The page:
On this particular play, Realmuto did something that I’m quite confident I have not seen since I started watching baseball. That he has the body awareness to move through his footwork without stepping on Stuart Fairchild is remarkable, but the ability to make a throw with absolutely no fear of smashing his hand on Fairchild’s head is an even more remarkable display of proprioception. He stepped right around him while replacing his feet and delivered a strong throw while perfectly decelerating his arm swing to make sure he didn’t put himself in harms way. You wouldn’t expect this ball to get anywhere near the bag; somehow, Realmuto delivered a perfect throw and nailed the runner. Truly amazing.

Adley Rutschman (no. 8 overall, 86.3 mph)

If anybody coming for Realmuto’s crown as the league’s top backstop, it’s Adley Rutschman. It wouldn’t be right to have a post featuring catcher defense without him; he is a machine back there in every facet, including his rocket arm.

Isiah Kiner-Falefa had a really good jump on this steal attempt, having already covered over two strides before Joey Krehbiel got to his foot plant. Given Kiner-Falefa’s 79th percentile sprint speed, Rutschman had to be perfect to nab him. He was indeed.

One thing that I noticed in this throw is that Rutschman’s head perfectly locks in on his target after making his jab step. Call me crazy, but this is next-level focus. Like the other throws we’ve seen, this one soared right over the bag and took no effort on Rougned Odor’s part.

Chuckie Robinson (no. 9 overall, 86.3 mph)

Right off the bat, you can see one key difference between Chuckie Robinson’s setup and the other catchers featured in this piece. You don’t always see it in today’s game, but he sticks his rear end up high like you used to see from catchers in the 20th century. This type of setup is heavily dependent on one’s hip mobility and flexibility; moving out of this position into a block or throw isn’t easy, but Robinson shows that it’s perfect for him.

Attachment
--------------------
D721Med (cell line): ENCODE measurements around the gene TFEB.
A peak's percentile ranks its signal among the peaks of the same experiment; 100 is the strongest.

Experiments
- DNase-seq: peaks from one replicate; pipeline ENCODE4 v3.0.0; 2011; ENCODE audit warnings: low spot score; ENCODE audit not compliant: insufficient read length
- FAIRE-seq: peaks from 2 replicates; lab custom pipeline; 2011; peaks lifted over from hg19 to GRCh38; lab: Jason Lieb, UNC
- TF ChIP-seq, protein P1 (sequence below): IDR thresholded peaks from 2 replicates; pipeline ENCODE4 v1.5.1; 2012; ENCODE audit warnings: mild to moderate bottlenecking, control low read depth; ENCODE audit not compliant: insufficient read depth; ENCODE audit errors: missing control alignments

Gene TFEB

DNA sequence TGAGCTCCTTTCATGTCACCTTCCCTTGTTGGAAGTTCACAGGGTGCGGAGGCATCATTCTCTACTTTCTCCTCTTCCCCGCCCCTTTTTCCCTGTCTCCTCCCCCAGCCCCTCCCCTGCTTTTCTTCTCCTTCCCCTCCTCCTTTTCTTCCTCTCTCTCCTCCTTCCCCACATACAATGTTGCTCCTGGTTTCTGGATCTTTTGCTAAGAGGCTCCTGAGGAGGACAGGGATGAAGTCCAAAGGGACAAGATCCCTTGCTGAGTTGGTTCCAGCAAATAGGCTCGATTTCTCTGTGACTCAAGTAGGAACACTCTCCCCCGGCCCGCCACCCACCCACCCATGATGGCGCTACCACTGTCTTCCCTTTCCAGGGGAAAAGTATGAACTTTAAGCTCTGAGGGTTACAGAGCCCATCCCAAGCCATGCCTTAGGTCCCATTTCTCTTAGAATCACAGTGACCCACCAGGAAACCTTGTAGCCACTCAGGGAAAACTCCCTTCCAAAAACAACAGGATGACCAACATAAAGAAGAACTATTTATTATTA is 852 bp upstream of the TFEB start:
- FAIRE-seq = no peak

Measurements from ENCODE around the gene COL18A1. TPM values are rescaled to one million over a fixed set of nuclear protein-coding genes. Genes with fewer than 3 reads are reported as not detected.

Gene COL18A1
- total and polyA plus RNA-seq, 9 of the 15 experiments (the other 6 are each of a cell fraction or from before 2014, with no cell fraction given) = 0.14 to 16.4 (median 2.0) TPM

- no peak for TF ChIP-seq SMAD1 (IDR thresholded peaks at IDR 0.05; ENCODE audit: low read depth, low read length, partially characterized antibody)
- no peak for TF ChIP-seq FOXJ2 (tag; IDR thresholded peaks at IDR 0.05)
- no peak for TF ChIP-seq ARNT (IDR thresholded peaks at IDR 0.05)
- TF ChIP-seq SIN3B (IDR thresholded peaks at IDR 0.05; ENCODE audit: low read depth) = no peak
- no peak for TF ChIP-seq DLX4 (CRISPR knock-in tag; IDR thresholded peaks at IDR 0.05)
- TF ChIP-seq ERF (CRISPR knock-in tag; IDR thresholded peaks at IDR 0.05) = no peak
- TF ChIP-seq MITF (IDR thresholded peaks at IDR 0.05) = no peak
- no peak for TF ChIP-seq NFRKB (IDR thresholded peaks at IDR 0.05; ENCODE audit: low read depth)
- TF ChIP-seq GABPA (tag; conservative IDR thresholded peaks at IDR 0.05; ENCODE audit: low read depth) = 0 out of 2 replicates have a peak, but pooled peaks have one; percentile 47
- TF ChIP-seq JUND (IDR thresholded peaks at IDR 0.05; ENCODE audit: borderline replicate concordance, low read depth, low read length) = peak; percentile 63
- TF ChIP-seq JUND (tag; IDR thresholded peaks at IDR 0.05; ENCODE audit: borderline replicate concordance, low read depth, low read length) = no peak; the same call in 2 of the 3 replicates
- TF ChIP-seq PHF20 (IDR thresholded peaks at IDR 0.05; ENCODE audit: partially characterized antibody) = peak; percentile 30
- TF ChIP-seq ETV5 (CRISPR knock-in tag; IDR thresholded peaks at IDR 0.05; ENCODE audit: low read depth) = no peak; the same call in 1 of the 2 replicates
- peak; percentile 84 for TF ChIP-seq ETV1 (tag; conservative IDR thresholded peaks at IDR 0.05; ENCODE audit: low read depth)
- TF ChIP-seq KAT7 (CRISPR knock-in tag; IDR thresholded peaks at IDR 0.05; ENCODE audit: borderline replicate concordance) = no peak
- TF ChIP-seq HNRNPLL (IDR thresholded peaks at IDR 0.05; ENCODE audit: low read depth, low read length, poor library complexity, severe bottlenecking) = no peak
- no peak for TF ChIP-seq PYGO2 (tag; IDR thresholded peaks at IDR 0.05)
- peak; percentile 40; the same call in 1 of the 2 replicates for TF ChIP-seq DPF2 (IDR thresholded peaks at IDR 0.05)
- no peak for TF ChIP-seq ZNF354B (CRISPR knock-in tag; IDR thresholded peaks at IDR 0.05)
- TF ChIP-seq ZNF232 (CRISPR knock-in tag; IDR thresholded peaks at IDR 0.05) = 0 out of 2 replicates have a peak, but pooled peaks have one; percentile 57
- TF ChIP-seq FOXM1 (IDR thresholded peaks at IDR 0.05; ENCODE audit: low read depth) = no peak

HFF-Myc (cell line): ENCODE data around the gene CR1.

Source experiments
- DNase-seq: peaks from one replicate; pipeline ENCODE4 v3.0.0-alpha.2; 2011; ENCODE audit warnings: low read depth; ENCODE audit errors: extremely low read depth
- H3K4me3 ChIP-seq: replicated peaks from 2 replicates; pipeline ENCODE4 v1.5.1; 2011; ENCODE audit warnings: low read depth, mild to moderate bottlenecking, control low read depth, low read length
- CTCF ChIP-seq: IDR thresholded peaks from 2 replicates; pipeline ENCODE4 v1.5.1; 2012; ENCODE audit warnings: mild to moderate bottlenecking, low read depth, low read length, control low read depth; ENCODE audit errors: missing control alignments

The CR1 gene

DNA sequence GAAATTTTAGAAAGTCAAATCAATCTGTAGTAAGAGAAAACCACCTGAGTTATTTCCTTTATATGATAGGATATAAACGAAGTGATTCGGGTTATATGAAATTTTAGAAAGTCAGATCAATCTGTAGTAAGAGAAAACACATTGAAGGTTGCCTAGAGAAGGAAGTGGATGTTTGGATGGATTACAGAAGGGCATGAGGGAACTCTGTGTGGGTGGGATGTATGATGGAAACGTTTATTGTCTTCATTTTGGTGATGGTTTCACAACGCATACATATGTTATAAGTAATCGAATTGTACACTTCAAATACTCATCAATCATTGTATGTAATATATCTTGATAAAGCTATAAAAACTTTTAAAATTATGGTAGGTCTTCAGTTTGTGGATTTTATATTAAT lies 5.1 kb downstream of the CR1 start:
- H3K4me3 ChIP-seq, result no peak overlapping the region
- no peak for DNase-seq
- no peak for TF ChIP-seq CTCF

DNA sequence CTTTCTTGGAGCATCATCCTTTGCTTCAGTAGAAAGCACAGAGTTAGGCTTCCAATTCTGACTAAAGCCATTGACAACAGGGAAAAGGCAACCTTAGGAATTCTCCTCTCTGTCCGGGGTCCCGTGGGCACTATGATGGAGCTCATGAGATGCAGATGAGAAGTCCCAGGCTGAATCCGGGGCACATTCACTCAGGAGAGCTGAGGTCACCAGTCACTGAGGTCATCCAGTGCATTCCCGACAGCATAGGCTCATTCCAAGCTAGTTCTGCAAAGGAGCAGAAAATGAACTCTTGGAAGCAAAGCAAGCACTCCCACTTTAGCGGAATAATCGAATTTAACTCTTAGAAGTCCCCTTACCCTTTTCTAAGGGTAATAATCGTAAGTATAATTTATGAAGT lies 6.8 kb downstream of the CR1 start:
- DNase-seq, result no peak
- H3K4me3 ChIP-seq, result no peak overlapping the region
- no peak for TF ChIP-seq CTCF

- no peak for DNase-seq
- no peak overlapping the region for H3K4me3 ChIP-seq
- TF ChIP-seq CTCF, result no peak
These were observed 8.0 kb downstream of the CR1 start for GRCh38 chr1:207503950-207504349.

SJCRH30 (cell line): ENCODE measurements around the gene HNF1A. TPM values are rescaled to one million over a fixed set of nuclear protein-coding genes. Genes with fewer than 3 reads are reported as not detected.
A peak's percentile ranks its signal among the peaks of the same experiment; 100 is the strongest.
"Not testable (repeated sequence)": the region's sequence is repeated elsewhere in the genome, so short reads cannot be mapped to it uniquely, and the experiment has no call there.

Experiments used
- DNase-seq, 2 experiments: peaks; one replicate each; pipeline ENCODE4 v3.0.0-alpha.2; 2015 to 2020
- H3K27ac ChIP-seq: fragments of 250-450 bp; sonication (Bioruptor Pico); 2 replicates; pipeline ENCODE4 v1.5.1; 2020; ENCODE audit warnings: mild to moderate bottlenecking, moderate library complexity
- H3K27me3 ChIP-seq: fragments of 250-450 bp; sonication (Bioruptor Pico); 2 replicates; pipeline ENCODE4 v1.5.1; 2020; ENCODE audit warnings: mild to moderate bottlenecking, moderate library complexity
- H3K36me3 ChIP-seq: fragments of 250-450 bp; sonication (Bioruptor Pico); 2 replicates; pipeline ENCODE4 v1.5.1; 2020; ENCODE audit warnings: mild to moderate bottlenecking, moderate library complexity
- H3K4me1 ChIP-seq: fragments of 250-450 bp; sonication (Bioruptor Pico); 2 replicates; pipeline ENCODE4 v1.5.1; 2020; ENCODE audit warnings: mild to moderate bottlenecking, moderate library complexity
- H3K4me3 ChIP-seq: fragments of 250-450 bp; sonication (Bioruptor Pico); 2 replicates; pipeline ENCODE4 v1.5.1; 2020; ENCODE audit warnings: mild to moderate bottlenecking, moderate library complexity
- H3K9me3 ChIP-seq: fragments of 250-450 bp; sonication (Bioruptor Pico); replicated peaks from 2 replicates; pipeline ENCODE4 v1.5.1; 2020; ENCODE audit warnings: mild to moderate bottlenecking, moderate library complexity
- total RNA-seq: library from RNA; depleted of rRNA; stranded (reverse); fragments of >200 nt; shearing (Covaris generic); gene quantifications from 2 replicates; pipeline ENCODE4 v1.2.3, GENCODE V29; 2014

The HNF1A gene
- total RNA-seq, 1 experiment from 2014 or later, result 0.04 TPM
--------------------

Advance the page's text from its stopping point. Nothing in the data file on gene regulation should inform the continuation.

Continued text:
Similar to the other throws we’ve seen, the odds were stacked against Robinson. Chase Anderson features a big leg kick and long arm swing. On top of that, he had to make a throw on a ball way out of the zone on his arm side. One interesting thing to see is that Robinson still steps back toward the midpoint of home plate; many catchers instead will move to where the ball is. Even so, he still made a perfect throw. That move is mostly preference, and clearly he likes to bring things back to the center and make a straight-on throw.

To me, the most impressive part of this play is the use of Robinson’s glove side as an anchor off of which to throw. In my playing experience, this is something I often would neglect, and it would lead to me pulling my throws at times. By reaching out and controlling his center of mass, Robinson is able to make a strong, accurate throw while moving in hyper speed.

What a joy it was to appreciate these throws with you all. Catcher defense will never be talked about enough. Making these moves while enduring the literal pain of catching will always be impressive. As the incoming rule changes will likely put more of an emphasis on stolen bases, catcher arm strength should regain importance. I’m excited to see it happen.